One Giant Leap, 2008: Braid

In One Giant Leap, Dramus18 charts the evolution of the platformer genre, one year at a time. This month: the indie boom begins in earnest with Braid

The HD era was a period of massive upheaval for the game industry. The resources necessary to make an Xbox 360 or PS3 game that looked cutting-edge were an order of magnitude larger than what the PS2 demanded. Budgets ballooned and team sizes approached triple digits to keep up. Many smaller studios found themselves unable to hang in this new paradigm, either because they couldn’t muster the finances to produce at the AAA1 level or because they only barely could, to the point where even minor underperformance sunk them.

There were several different trends that emerged from this. We talked about one of them, Nintendo abandoning the cutting edge, last month. One of the others was the rise of the “indie game”. Now, independent game development is both notoriously hard to define and is a concept that’s existed forever, but when someone says “indie game” there is a specific subset that they generally mean. Indie games are smaller games, with smaller teams and budgets, not even attempting cutting edge graphics and in fact often featuring retro throwback aesthetics. A few months ago we looked at Cave Story which is maybe the archetypal example. But Cave Story didn’t start a trend. It didn’t even really get popular until years later, when indie games were a more solidified concept and ecosystem. If you want to look to the “official” start of this nebulous semi-genre, you have to go forward 4 years, to Braid.

Compared to the AAA mainstream, Braid is different in many key ways. It’s a 2D platformer (hell, a platformer at all!), it was downloadable only2, it cost $15 instead of $60. It was a puzzle platformer, based around a time-rewind mechanic3 that wouldn’t have felt out of place on Newgrounds4. And, most importantly of all, it was overtly “artsy”.

It’s this last part especially that ensured that Braid would be a game that produced Discourse. Braid has a story, told mostly through text snippets at the start of each world, that is written in a non-straightforward manner, utilizing symbolism to the extent that you’re not sure what, if anything, is meant to be literal. And, look. We’re all aware of cultural conversations here on the Avocado dot gov, whether we want to be or not. There is a certain type of person who openly resents any work of art that isn’t immediately, 100% clear with its intentions. The kind of person who says “my 5-year old could do that!” to a Pollock, who whines about how the Oscars only reward “pretentious bullshit” despite having not watched a single nominated film in 20 years5, who had to read The Great Gatsby sophomore year and still isn’t over it.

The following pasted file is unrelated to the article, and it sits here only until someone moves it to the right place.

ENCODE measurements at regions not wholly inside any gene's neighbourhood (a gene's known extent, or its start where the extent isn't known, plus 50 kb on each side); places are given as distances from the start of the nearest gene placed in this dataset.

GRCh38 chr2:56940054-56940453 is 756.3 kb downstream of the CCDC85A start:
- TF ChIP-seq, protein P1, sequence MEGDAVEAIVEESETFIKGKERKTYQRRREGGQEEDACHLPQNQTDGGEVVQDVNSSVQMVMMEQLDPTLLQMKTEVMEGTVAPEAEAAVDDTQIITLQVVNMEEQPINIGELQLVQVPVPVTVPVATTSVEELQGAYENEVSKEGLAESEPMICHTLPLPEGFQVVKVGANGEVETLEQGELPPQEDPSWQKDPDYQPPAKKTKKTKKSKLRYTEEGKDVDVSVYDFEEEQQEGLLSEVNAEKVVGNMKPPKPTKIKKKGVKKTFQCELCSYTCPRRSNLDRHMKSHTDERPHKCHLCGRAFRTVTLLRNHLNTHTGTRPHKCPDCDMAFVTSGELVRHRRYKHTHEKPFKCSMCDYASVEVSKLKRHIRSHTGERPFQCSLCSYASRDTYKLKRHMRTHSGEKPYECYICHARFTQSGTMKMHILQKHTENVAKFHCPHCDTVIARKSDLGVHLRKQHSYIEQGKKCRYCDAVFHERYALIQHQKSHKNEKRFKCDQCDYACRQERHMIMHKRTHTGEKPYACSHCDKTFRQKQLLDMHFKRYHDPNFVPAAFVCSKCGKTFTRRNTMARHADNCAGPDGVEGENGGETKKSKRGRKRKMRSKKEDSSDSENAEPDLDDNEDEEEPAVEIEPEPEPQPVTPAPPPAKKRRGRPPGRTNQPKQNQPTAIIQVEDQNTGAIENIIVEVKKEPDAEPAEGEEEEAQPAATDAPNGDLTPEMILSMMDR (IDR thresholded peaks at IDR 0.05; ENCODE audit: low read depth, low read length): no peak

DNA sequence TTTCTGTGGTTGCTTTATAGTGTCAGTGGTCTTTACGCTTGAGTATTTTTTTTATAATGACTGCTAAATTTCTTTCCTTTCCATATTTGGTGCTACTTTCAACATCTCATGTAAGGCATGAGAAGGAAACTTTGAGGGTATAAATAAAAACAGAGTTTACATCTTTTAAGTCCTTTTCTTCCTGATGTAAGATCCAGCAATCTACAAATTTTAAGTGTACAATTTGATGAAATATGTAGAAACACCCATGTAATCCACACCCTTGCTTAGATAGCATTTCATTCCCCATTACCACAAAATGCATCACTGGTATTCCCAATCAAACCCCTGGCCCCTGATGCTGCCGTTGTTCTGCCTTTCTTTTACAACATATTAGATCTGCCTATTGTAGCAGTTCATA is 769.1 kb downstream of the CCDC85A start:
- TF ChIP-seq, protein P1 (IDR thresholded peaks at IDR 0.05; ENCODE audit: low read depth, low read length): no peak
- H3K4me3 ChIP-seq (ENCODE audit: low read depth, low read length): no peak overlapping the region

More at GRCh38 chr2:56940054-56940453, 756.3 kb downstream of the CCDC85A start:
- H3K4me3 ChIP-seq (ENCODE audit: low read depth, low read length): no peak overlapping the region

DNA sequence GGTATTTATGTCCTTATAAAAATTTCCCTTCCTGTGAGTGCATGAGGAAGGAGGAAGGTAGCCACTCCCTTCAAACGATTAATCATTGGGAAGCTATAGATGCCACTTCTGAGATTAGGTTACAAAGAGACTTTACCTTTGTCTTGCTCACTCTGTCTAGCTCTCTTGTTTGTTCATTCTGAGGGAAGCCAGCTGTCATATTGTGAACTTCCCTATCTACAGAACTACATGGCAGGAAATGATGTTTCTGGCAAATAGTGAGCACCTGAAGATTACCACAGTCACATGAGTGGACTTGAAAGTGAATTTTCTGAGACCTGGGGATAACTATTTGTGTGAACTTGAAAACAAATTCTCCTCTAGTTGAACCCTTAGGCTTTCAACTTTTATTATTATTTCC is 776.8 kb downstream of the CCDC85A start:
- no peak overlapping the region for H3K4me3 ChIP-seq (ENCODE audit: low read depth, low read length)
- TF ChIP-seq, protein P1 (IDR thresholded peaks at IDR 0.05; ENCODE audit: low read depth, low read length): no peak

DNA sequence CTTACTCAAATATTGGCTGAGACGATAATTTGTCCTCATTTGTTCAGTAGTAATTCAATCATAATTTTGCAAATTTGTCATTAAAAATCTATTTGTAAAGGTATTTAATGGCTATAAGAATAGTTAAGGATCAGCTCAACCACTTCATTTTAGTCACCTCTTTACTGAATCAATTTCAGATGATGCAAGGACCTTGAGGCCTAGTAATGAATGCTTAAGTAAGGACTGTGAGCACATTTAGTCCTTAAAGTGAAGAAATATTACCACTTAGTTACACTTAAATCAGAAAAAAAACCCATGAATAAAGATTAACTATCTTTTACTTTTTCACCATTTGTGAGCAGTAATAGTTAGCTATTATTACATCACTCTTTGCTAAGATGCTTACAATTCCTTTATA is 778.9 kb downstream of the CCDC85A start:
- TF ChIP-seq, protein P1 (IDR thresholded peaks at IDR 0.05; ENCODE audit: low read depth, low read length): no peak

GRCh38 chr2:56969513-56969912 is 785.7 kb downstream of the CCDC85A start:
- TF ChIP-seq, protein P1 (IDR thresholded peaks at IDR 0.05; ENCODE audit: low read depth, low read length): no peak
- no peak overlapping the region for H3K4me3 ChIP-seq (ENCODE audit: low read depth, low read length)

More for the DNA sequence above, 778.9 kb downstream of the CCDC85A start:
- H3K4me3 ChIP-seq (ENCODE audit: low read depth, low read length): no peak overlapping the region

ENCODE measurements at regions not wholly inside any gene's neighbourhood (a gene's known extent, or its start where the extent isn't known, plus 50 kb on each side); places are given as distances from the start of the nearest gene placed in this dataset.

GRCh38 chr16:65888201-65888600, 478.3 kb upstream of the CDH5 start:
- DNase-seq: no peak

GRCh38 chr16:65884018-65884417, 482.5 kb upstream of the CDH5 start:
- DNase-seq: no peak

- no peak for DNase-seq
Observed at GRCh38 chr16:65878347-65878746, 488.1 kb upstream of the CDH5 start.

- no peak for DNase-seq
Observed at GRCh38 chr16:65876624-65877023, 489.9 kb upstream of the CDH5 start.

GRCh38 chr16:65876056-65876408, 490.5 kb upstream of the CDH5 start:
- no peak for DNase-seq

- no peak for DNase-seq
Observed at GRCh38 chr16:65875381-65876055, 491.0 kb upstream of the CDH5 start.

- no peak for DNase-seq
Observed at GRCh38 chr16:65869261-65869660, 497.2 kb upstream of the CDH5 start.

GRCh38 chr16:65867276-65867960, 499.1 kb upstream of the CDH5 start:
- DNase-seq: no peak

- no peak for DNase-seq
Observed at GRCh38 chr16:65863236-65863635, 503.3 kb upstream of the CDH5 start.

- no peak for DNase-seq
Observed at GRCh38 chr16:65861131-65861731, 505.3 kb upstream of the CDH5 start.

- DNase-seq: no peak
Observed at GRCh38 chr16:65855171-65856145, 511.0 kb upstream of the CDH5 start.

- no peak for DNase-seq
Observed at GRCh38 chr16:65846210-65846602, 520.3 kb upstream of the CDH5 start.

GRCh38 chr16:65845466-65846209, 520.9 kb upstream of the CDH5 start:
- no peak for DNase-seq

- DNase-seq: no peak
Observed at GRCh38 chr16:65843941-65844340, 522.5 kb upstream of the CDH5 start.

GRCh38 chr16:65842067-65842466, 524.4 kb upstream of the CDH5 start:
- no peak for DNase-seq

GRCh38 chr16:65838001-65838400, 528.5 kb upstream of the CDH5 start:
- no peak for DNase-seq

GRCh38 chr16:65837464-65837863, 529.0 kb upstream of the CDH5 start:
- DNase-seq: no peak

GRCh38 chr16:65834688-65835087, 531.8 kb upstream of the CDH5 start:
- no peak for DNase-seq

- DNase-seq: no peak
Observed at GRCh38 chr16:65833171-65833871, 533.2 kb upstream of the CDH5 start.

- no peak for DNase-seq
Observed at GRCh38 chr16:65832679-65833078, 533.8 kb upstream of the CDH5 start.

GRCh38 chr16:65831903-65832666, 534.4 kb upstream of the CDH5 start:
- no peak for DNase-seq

The kind of person who makes memes like this

This was certainly me when I tried to play Braid for the first time back in 2008. I was offended by its sensibilities, labeling it pretentious as a reflex. I never gave the game a fair shake, and part of why I chose it for this month’s article was to see what it was actually like, if given a second chance. (Hot take: you probably shouldn’t believe everything you did when you were 15 at age 30!)

Now, I could certainly craft a tidy narrative about how I had the measure of Braid from the jump, if I wanted. My resolve was immediately tested in the first story segment, reading lines about how protagonist Tim is chasing after a Princess, who left him because he made “a mistake”. About how, if we learn from a mistake and would never repeat it, shouldn’t we be rewarded rather than punished? Like, from the jump Tim is pretty obviously Not A Great Guy, a fact that is treated like a twist reveal by both the game itself and many players in the game’s ending6. “Braid thinks itself quite clever for mostly realizing that women are people too” is a take that writes itself, you know?